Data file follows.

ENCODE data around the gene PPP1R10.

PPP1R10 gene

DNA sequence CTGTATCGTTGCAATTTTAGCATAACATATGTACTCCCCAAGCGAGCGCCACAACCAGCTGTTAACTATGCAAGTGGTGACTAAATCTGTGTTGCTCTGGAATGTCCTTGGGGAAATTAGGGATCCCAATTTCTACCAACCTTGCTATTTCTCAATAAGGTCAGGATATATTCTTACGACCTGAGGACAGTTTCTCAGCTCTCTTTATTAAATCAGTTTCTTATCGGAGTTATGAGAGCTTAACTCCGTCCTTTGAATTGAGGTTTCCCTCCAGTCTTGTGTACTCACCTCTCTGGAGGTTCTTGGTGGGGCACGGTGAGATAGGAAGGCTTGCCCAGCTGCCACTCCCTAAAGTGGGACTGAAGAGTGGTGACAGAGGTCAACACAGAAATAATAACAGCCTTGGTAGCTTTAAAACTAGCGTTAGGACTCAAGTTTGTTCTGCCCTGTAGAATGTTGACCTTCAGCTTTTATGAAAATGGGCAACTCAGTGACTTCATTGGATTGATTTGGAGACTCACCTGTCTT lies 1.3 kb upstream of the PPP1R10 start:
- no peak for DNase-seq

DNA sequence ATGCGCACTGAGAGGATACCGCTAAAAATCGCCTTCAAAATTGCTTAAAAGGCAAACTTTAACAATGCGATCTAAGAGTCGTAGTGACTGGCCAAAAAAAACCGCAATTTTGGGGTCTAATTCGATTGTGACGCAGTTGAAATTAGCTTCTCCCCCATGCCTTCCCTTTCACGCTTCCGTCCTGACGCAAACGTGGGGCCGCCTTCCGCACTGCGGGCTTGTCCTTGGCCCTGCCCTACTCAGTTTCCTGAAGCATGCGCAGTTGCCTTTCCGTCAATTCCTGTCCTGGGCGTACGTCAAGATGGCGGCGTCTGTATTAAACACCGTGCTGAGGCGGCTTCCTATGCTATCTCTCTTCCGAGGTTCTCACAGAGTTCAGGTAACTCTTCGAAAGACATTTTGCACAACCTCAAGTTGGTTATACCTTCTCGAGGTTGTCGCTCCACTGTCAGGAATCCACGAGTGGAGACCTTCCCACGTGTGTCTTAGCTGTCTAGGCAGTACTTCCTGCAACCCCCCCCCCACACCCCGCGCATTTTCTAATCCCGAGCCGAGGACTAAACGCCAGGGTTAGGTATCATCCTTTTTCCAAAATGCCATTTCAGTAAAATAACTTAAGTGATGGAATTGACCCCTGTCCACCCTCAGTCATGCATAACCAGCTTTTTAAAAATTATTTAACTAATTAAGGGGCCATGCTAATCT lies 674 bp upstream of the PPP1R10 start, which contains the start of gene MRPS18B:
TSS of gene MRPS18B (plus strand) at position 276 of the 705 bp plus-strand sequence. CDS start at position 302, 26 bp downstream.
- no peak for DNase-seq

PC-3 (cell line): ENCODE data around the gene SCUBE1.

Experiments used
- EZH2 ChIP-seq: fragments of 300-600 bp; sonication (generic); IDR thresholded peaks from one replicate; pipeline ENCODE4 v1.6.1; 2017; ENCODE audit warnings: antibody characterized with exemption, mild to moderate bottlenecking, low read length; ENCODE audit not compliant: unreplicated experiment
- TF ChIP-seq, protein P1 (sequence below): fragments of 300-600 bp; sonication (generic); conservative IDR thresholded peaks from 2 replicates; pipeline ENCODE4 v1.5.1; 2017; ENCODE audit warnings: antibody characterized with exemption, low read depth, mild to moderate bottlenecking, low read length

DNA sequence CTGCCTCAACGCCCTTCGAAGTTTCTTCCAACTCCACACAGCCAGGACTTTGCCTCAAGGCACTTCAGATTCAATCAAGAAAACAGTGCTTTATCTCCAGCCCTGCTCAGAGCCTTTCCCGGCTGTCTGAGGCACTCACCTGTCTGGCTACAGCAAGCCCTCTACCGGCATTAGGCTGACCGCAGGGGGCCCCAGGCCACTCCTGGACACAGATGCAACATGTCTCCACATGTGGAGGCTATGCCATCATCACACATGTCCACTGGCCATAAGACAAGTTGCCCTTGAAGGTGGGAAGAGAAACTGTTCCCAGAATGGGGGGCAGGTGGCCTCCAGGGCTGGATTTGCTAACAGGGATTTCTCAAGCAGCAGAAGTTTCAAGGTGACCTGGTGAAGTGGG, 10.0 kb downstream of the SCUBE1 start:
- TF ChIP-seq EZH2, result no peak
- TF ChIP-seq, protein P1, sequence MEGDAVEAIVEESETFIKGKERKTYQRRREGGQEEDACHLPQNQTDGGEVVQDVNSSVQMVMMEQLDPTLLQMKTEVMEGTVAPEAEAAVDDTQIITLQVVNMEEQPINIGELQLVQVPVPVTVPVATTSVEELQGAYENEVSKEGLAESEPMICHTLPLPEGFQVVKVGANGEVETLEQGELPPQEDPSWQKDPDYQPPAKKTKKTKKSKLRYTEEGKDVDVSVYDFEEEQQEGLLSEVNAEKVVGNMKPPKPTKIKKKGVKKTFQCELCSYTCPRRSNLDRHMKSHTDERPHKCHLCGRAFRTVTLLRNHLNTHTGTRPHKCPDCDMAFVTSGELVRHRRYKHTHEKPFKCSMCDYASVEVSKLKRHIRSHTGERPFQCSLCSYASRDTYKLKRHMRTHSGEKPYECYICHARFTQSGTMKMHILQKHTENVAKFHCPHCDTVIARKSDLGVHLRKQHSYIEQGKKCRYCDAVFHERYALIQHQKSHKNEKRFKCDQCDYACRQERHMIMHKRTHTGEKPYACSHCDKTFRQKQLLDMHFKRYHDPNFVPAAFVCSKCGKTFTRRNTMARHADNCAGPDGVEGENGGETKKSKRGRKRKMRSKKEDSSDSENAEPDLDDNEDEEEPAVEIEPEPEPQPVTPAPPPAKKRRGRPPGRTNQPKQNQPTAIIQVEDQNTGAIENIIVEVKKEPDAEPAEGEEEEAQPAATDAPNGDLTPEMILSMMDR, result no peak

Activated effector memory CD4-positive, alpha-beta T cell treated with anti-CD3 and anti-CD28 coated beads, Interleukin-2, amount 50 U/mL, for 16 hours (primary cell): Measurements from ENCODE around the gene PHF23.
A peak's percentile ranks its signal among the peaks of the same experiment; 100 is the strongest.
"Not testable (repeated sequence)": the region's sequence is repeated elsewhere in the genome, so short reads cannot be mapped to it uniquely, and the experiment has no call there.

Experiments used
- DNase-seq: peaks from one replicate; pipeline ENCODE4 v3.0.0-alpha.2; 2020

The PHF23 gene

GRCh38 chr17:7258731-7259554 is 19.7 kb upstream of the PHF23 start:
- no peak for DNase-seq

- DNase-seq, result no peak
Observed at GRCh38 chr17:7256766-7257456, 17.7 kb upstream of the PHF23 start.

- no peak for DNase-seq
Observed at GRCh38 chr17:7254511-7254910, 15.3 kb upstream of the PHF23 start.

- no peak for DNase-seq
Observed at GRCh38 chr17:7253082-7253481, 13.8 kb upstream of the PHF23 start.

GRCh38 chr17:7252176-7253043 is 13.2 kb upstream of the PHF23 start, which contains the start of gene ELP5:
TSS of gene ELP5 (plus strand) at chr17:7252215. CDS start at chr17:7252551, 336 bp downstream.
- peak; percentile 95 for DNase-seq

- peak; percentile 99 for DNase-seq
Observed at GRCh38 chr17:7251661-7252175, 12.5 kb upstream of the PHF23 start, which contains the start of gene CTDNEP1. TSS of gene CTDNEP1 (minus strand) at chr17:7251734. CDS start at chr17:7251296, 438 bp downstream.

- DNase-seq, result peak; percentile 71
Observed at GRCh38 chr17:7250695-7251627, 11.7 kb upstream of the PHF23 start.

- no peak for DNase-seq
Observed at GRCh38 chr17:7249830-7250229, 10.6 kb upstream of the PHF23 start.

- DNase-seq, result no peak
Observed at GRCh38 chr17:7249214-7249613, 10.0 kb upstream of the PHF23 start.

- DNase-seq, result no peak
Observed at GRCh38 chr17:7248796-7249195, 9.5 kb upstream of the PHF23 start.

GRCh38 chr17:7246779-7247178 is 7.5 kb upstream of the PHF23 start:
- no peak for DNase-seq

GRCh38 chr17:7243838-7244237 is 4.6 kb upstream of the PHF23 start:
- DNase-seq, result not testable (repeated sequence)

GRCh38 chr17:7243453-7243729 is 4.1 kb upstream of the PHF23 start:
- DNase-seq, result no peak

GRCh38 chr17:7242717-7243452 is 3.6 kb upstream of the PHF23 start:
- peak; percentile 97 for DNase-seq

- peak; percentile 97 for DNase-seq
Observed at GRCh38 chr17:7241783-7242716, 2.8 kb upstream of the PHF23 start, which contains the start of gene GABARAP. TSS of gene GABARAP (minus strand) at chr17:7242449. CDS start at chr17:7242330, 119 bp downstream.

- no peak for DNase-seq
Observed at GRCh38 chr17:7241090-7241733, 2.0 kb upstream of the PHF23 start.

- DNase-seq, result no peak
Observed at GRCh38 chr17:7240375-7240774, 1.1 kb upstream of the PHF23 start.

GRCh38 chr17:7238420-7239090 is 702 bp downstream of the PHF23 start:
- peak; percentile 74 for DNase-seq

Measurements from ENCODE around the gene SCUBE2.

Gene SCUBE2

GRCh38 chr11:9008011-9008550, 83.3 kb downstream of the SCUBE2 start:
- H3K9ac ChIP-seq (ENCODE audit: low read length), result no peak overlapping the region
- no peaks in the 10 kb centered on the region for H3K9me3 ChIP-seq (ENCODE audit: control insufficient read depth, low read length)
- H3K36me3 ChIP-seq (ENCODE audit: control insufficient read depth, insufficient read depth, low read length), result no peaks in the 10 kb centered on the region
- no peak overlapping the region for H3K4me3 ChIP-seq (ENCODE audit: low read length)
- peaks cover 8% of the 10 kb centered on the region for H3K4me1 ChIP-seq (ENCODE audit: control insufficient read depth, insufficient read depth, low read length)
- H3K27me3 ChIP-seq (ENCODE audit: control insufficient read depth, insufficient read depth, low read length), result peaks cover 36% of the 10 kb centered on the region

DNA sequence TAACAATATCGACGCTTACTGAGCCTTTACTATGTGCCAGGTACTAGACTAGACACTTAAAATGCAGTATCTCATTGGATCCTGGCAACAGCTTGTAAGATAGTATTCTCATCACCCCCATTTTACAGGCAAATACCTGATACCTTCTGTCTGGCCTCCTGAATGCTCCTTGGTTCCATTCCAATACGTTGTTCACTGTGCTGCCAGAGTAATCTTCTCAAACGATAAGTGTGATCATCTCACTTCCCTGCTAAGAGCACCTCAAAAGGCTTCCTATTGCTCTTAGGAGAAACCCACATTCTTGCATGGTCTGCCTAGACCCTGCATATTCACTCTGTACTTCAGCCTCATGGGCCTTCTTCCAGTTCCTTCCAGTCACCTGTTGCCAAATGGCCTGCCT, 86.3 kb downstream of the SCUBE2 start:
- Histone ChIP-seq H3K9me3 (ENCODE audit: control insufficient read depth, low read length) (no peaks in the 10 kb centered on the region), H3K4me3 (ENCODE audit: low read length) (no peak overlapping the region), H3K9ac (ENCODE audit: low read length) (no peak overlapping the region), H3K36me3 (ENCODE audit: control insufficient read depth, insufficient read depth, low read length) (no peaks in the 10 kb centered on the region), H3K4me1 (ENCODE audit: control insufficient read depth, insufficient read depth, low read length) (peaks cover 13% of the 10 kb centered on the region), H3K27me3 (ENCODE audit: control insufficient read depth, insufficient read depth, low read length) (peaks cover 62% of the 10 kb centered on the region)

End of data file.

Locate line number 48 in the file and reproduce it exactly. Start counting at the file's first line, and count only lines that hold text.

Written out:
GRCh38 chr17:7242717-7243452 is 3.6 kb upstream of the PHF23 start: